MORE house sellers could be encouraged to put their properties on the market in the coming months, amid strong expectations that prices will continue to push upwards, research has suggested.
A survey by Halifax found consumer confidence that the next year will be a good time to sell a property has reached its strongest levels in at least four years.
In Scotland, 51 per cent of those asked said they thought it is a good time to sell a home. Across the UK, 59 per cent believe it is a good time to sell, while only 26 per cent think it is not.
The overall net balance of 33 per cent more people who think it is a good time to sell rather than a bad time is the highest recorded since the survey started in April 2011.
The research could help to address some concerns raised in recent months about a lack of homes on the market for buyers to choose from.
The Royal Institution of Chartered Surveyors recently said it had been seeing signs of a “worrying” upward pressure on house prices as a result.
But even if the supply of homes for sale and the demand from buyers is brought into better balance, consumers still expect house prices to continue on an upward march.
Some 67 per cent of people surveyed by Halifax expect UK house prices to increase over the next 12 months, while 3 per cent expect them to fall. The overall balance of 64 per cent is the highest recorded since July 2014.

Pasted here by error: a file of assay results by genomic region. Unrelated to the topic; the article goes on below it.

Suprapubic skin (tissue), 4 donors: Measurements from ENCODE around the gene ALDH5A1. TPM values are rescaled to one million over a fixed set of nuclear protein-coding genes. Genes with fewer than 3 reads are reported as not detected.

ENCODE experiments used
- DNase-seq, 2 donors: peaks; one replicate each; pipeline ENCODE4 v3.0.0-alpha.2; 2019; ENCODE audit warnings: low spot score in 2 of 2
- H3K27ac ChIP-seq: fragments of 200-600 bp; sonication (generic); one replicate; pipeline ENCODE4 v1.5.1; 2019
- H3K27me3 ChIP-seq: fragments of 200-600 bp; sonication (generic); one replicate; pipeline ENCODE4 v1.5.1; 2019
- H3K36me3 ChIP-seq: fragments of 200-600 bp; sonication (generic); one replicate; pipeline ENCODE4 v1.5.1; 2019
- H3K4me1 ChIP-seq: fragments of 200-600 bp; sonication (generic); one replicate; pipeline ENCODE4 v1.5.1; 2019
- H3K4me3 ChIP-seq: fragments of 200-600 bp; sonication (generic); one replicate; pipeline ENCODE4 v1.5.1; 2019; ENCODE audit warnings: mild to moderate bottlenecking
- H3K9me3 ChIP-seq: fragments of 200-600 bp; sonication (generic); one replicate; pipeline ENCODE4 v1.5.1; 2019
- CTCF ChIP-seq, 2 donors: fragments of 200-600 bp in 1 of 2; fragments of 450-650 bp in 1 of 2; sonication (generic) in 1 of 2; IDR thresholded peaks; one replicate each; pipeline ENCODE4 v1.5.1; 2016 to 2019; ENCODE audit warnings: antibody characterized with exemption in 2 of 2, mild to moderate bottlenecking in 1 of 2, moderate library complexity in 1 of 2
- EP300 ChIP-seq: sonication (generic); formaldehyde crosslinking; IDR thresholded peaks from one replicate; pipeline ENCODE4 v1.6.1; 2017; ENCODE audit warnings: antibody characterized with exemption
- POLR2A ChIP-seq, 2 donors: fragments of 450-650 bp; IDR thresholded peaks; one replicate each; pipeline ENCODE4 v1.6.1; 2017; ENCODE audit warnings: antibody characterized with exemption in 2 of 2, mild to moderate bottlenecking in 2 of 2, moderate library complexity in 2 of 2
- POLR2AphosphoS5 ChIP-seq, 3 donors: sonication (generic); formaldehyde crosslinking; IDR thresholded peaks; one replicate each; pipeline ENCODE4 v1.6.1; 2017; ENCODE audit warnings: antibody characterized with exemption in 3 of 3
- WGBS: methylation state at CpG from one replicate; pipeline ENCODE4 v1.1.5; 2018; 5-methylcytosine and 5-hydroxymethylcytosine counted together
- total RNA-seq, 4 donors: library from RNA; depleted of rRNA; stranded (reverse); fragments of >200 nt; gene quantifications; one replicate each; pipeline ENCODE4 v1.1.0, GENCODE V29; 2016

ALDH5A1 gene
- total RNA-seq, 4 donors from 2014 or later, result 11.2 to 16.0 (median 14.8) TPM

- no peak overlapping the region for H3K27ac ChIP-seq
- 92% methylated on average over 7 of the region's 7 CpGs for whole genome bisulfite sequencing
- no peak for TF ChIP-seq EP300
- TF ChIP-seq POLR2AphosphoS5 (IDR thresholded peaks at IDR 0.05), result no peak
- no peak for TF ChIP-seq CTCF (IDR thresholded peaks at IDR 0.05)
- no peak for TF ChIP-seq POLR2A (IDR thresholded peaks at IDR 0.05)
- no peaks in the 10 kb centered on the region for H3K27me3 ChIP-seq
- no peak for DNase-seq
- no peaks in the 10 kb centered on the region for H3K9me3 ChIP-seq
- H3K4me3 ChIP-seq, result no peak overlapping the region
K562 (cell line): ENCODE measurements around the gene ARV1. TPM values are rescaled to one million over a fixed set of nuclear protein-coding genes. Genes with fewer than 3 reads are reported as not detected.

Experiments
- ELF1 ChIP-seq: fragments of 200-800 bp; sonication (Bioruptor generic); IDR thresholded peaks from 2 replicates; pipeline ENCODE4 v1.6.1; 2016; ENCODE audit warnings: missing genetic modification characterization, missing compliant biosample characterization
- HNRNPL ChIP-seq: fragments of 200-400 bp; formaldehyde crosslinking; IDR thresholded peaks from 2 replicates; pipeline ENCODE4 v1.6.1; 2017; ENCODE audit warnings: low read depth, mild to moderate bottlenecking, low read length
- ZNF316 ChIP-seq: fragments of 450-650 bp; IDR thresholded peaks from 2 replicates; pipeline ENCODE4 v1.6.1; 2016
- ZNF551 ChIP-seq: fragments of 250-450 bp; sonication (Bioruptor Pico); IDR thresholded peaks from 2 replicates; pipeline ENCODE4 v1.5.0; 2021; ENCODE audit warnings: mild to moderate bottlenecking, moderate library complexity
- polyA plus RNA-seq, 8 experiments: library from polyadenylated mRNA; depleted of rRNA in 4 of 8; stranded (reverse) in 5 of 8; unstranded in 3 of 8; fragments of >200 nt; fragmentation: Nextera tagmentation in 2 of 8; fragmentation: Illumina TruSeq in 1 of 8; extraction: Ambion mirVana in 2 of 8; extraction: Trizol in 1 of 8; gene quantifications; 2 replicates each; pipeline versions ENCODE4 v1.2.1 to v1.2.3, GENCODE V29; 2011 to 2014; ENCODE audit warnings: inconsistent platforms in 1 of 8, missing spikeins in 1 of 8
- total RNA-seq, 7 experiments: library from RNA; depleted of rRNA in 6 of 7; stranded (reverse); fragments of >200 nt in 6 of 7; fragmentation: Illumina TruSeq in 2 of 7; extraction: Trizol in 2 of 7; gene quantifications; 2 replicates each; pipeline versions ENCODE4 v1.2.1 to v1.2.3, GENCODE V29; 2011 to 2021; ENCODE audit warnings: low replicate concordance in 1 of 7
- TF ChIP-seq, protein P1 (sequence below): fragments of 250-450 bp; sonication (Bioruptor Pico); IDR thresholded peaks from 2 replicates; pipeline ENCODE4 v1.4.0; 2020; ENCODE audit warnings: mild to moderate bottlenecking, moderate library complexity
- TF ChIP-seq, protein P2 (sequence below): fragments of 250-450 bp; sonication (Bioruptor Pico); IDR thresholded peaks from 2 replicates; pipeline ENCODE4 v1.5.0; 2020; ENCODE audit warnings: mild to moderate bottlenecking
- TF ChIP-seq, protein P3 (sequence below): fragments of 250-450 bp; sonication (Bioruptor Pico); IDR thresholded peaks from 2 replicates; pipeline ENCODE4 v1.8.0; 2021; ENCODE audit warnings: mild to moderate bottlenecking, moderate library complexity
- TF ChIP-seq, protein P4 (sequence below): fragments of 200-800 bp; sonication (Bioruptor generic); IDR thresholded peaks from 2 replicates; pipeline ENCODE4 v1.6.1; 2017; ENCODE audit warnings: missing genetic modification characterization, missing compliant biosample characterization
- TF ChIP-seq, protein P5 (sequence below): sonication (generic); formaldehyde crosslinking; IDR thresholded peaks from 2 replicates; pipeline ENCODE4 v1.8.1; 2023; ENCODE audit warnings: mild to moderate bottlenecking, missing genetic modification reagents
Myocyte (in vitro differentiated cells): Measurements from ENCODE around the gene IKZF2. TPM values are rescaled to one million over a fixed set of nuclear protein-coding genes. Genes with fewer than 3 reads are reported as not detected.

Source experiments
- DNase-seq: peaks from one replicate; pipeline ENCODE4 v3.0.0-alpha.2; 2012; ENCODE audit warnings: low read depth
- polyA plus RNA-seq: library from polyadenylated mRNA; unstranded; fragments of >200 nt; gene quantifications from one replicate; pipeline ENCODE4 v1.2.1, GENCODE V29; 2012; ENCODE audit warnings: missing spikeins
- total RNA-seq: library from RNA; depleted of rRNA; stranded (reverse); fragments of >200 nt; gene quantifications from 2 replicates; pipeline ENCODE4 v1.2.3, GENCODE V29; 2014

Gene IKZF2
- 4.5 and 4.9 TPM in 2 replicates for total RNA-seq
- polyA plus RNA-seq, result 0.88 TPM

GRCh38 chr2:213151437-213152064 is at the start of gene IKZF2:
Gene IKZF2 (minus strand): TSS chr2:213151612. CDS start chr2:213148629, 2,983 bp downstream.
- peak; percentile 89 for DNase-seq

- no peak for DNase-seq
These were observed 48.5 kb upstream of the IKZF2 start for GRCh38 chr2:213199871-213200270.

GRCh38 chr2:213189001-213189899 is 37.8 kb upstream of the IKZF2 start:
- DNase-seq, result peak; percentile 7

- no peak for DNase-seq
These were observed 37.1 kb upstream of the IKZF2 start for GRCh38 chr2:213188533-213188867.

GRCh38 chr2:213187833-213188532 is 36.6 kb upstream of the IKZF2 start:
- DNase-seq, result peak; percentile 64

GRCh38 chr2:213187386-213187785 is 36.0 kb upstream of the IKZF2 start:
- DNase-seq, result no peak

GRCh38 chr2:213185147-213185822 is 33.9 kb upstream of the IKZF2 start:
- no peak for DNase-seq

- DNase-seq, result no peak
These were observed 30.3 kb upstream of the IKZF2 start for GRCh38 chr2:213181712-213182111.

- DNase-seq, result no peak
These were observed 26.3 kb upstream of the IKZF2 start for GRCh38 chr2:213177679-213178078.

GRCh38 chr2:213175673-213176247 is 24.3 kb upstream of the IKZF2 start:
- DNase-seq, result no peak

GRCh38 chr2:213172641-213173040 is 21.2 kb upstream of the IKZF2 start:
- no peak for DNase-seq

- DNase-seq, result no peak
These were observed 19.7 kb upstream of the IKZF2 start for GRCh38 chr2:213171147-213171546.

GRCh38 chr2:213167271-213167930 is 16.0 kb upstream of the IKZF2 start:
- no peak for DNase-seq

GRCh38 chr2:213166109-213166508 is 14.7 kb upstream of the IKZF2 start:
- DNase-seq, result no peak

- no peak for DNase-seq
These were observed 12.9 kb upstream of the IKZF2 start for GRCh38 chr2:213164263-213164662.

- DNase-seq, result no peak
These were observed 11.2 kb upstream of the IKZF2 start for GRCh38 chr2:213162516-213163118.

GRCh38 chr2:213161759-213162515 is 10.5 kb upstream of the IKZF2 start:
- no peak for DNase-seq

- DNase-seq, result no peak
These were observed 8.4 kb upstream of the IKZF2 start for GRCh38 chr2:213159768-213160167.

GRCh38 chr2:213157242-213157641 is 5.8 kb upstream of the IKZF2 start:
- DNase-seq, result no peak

House price expectations for the coming year were strongest in the south-east of England, which is feeling the ripple effect of buyers looking for value in commuter belt areas situated outside London, and at their weakest in Wales.
The main barriers perceived to be standing in the way of home ownership were the ability to raise a deposit and concerns about job security. Only 12 per cent mentioned concerns about interest rate rises as a barrier to home ownership, down from 15 per cent a year ago.
Nearly 2,000 people took part in the survey.
Net percentage balances of people who expect house prices to increase rather than decrease over the next 12 months, according to Halifax:
• South East - 79%
• Eastern - 75%
• London - 69%
• Yorkshire and the Humber - 66%
• North East - 64%
• South West - 63%
• West Midlands - 57%
• Scotland - 51%
• North West - 50%
• East Midlands - 49%
• Wales - 40%